When it came down to it, even flowers couldn't lure me out at 4:30 a.m. Saturday, so, I apologize for not having a report on the open house at the University of Georgia's garden.
It's too hot to fawn over flowers, anyway. Let's talk about something else that's important: tomatoes -- in particular, those growing at the Martinez home of Robert Rogers, a fellow graduate of the Master Gardeners' class of 2009.
He is set on growing a 5-pound tomato. He called recently to report that he has hit 2 pounds, 9 ounces and that there are plenty more on the vines.
Robert planted 75 tomato plants. Each is in a 30-gallon container equipped with a drip-irrigation connection. The Big Reds are Boxcar Willies, and he has some of what he calls everyday varieties.
There are also a lot of peppers, which Robert credits with his longevity. He is 76 and strong enough to chop a stack of wood that measures, oh, probably 20 by 10 by 10 feet.
The world record for giant tomatoes is 7 pounds, 12 ounces, which was set in 1986, Robert reports. That champion grower achieved the goal by treating his tomato plants like royalty, however, and he limited each plant to one tomato. That seems wasteful to Robert and, of course, to the Gnome.
A visit to Robert's garden is always a treat, in more ways than one. (He makes a killer pepper relish.)
There are 150 camellia bushes in his yard, and he has more than 200 cuttings potted up and protected from squirrels by chicken wire. (Another reason to hate squirrels -- they dig up the cuttings to bury nuts in the pots.)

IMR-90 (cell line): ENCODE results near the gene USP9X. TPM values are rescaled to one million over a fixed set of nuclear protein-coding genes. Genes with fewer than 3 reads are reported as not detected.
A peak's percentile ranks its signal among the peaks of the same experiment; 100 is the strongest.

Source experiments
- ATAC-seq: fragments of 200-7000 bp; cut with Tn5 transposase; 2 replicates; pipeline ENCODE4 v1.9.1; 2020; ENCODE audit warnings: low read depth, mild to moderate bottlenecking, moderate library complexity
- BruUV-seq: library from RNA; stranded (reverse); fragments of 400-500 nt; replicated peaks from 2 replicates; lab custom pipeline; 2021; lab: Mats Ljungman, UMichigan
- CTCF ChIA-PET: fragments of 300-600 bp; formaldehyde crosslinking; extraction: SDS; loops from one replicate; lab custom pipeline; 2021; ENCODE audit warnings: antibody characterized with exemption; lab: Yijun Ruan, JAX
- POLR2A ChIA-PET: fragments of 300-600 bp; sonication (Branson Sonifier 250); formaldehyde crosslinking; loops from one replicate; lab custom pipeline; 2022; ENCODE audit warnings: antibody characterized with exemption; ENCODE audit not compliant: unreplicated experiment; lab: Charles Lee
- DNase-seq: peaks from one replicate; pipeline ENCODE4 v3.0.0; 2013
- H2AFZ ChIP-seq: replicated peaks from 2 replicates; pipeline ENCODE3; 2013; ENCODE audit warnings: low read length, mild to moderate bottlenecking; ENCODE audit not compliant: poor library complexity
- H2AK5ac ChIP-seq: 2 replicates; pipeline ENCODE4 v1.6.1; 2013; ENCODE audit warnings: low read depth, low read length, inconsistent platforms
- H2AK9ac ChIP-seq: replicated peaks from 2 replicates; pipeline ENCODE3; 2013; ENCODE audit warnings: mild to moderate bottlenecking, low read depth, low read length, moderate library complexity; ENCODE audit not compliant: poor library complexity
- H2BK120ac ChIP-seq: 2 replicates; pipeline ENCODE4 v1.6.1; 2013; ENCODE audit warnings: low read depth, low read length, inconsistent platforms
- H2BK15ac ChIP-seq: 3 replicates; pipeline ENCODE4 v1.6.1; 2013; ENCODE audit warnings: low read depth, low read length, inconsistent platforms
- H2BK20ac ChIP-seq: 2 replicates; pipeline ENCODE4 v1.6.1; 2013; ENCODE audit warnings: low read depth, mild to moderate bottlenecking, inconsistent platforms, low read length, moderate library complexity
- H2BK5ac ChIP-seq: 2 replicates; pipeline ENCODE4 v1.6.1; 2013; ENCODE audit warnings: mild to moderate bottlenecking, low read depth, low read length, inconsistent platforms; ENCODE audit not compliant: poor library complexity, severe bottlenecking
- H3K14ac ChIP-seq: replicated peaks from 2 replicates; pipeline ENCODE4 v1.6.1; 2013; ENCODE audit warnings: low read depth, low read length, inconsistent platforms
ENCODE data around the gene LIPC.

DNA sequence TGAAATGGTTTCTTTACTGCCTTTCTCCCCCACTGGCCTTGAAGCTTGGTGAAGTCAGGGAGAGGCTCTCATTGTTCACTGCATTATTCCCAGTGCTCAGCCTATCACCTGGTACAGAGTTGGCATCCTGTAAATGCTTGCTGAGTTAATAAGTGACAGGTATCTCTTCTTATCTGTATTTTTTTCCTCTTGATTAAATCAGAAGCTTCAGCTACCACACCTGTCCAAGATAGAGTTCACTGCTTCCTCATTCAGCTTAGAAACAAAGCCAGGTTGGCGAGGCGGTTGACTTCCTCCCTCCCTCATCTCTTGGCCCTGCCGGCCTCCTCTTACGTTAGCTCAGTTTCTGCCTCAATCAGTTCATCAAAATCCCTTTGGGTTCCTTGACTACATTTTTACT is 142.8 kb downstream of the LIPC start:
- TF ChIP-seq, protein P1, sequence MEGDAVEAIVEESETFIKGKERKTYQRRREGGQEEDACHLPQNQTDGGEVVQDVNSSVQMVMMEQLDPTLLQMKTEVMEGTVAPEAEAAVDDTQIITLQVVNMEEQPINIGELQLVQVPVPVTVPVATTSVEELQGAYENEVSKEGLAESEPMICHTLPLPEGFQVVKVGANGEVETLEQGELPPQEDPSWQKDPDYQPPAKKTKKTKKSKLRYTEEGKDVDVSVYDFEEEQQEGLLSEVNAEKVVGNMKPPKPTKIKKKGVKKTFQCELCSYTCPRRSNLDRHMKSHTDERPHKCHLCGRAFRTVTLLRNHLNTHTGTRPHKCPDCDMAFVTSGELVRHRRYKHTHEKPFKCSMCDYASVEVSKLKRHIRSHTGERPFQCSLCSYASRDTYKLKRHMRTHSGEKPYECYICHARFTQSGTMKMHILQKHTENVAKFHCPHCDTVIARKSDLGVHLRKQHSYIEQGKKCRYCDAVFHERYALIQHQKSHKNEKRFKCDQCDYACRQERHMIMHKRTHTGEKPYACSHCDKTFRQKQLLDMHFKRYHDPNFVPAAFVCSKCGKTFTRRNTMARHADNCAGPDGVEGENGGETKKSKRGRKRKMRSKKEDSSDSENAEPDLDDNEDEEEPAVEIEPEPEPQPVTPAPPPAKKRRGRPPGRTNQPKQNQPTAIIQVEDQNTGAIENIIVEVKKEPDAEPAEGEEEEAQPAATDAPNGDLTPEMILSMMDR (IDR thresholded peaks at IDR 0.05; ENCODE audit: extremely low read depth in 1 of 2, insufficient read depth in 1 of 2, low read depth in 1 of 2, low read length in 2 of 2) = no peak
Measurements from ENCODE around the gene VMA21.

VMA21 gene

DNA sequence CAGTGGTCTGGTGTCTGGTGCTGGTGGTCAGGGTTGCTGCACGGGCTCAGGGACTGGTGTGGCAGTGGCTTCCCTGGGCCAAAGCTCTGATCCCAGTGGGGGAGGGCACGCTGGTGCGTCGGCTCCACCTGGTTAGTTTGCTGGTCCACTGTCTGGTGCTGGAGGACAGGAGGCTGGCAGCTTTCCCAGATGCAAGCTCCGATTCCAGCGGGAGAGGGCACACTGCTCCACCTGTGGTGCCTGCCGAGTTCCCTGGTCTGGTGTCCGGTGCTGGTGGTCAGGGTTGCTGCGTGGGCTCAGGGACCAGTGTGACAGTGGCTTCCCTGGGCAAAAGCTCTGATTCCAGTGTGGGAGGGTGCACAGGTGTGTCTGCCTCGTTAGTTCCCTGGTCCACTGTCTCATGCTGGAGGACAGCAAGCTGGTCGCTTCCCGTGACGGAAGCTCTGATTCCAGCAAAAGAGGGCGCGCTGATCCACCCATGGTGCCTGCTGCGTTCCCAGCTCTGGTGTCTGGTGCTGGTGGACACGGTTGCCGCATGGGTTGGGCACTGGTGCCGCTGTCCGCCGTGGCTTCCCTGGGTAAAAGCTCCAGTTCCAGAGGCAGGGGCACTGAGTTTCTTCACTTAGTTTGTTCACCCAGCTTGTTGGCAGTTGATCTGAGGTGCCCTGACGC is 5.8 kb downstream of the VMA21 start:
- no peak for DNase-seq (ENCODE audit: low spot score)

Robert has been into camellias since 1951. His family's farm was about a mile from the American Camellia Society in Fort Valley, Ga. He knows the names and flowers of every one of the 150 camellias in his yard.
Robert also has redwood cuttings rooted. He has rooted up a ginkgo tree cutting, something that Richmond County extension agent Sid Mullis said is nearly impossible to do.
The Gnome is rooting for Robert.
Reach Sandy Hodson at (706) 823-3226 or firstname.lastname@example.org.
Join the growing conversation with the Garden Gnome at blogs.augusta.com.
IN THE GARDEN
NORTH AMERICAN BUTTERFLY COUNT: 9 a.m. Saturday; all-day count; volunteers needed to help identify butterflies; Phinizy Swamp, 1858 Lock and Dam Road, Augusta, or Silver Bluff Audubon Center, 4542 Silver Bluff Road, Jackson; (706) 650-8959
GROWING HISTORY: 10-11 a.m. Saturday; program about the third Redcliffe Plantation owner, Julia Hammond Richards, and how she used her garden to make a profit during hard economic times; members of the Aiken Master Gardeners Association will be present to discuss growing tips; heirloom seeds will be given away; Redcliffe Plantation State Historic Site, 181 Redcliffe Road, Beech Island; $4 for adults, $3 for children, $2.50 for South Carolina seniors; (803) 827-1473